Meiling, who loves to bake, is getting a red KitchenAid hand mixer, a set of cute cat-shaped measuring cups, Mark Bittman’s How to Cook Everything, and a $50 Trader Joe’s gift card. We got WenYu a pair of gold earrings from Bali (via Novica), a professional set of 132 colored pencils, and a $40 gift card to her favorite clothing store. YaYu will be receiving a sports watch with a timer, a FitBit with a set of changeable bands, and a “party box” filled with her favorite Korean spicy noodles. Each girl is also receiving a “food bag,” filled with their favorite treats and things they like to make, or in the case of WenYu, things she can fix in the dorm, like macaroni and cheese. We tucked these items into our regular grocery shopping the past few months, so have no idea of the value of what’s in them, but it’s balanced between each girl.
Meiling also set up a family Secret Santa exchange, where we’re not allowed to know who got what for whom and have a $30 limit for the gift. My recipient will be receiving a Regal Cinemas gift card.
Christmas morning we’ll follow tradition, and early-riser Brett will have coffee and hot chocolate made when the rest of us get up. Everyone gets to unpack their stocking first. Then I’ll serve our traditional Christmas breakfast of bagels, cream cheese and smoked salmon, along with fresh fruit (this year it will be fresh berries), and we’ll eat while we open gifts. For something new this year we’re serving POG mimosas with breakfast (or POG with club soda, for those that don’t drink alcohol). Gifts are opened one at a time so we can admire and appreciate what each person receives, and we will once again go in order from oldest to youngest, with Brett starting things off. Meiling will serve as our “elf” and distribute the gifts.
We’ve traditionally had appetizers for our Christmas Eve dinner, and this year will be no different although we are sticking to an Asian theme and having pad thai, lumpia, potstickers, sushi, and homemade wontons along with rice and a cucumber salad. Dessert will be Japanese cakes and mochi ice cream. For our Christmas dinner we’ll be having ham, macaroni and cheese, roasted brussels sprouts, biscuits, and cream puffs topped with chocolate sauce for dessert. Guess what I’m not having!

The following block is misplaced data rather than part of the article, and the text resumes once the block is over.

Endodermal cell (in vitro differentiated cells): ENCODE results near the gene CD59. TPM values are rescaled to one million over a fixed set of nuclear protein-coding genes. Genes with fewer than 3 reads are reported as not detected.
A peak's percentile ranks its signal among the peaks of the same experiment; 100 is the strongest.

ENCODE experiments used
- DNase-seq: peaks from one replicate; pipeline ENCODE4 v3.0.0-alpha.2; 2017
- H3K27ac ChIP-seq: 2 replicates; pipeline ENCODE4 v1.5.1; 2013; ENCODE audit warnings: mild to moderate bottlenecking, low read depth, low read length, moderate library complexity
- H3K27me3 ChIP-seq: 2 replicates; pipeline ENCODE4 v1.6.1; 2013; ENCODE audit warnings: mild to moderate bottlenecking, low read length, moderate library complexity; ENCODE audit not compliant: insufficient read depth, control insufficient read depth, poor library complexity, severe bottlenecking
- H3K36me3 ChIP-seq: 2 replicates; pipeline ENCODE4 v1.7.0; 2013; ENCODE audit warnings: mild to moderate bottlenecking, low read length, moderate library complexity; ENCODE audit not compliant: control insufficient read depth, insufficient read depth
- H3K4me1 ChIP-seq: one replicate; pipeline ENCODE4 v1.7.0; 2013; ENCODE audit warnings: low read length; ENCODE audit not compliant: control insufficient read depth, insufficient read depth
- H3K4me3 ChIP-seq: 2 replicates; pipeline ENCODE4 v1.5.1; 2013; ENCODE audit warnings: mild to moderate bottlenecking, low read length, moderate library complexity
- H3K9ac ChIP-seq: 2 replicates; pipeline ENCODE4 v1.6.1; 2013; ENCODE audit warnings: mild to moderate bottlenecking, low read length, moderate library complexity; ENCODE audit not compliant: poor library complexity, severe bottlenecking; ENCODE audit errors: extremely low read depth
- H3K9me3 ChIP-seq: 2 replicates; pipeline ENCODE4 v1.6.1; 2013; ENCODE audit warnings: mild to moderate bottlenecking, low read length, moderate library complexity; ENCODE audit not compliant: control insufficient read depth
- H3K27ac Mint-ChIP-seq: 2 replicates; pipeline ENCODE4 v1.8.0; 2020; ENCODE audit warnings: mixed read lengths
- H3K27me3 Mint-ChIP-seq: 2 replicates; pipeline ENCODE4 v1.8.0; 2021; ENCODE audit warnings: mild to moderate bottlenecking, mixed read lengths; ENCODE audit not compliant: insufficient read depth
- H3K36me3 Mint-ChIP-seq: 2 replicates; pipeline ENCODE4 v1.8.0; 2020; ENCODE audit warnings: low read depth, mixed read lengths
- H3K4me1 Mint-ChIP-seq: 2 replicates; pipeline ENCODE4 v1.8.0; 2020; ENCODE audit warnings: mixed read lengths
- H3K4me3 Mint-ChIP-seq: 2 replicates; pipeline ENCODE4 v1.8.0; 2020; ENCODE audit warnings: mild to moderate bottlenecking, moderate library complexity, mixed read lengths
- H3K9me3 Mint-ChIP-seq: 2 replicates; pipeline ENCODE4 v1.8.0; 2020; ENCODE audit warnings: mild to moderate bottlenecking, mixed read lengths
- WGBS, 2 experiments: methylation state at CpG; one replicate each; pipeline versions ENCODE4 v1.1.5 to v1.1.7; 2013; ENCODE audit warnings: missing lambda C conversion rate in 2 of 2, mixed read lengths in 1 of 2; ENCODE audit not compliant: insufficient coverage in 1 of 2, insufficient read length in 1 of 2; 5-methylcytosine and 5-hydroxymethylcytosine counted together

If weather permits, we plan to head down to the beach on Christmas Day, but if it’s a less than beach-worthy day we’re going to take a family hike out to the Pineapple Dump. We also plan to watch a movie together, but we’re waiting until WenYu is home to decide what that will be.
This will be our last Christmas in Hawai’i, maybe for a long while (next year we’ll be in Portland), so we’re making this a special one. I almost can’t believe Christmas Day will be here in just a week, but we are ready!
- Our four loving, smart and generous children who get along well with each other, and support and help each other and cheer for each other’s success
- My loving husband and best friend who steps up without complaint when the need arises
- Our family’s continued good health
- Our comfortable home (and no rent increase!)
- Having enough to eat every day, and knowing how to cook
- Clean, fresh water every time we open the tap
- Being able to live in one of the most beautiful places in the world
- Getting to see the ocean every day
- The amazing flora and fauna on our island, all of it a wonder – and no snakes!
- The local farmers who grow and bring their fresh produce to the farmers’ market every week and sell it so affordably
- Having enough in retirement that we don’t need to worry about covering our expenses
- Having enough to be able to save and travel
- Having good, affordable healthcare
- Two beautiful, smart, fun grandchildren and the best daughter-in-law in the world
- The generous financial aid that both Meiling’s and WenYu’s colleges provide them, that will allow both to graduate with no debt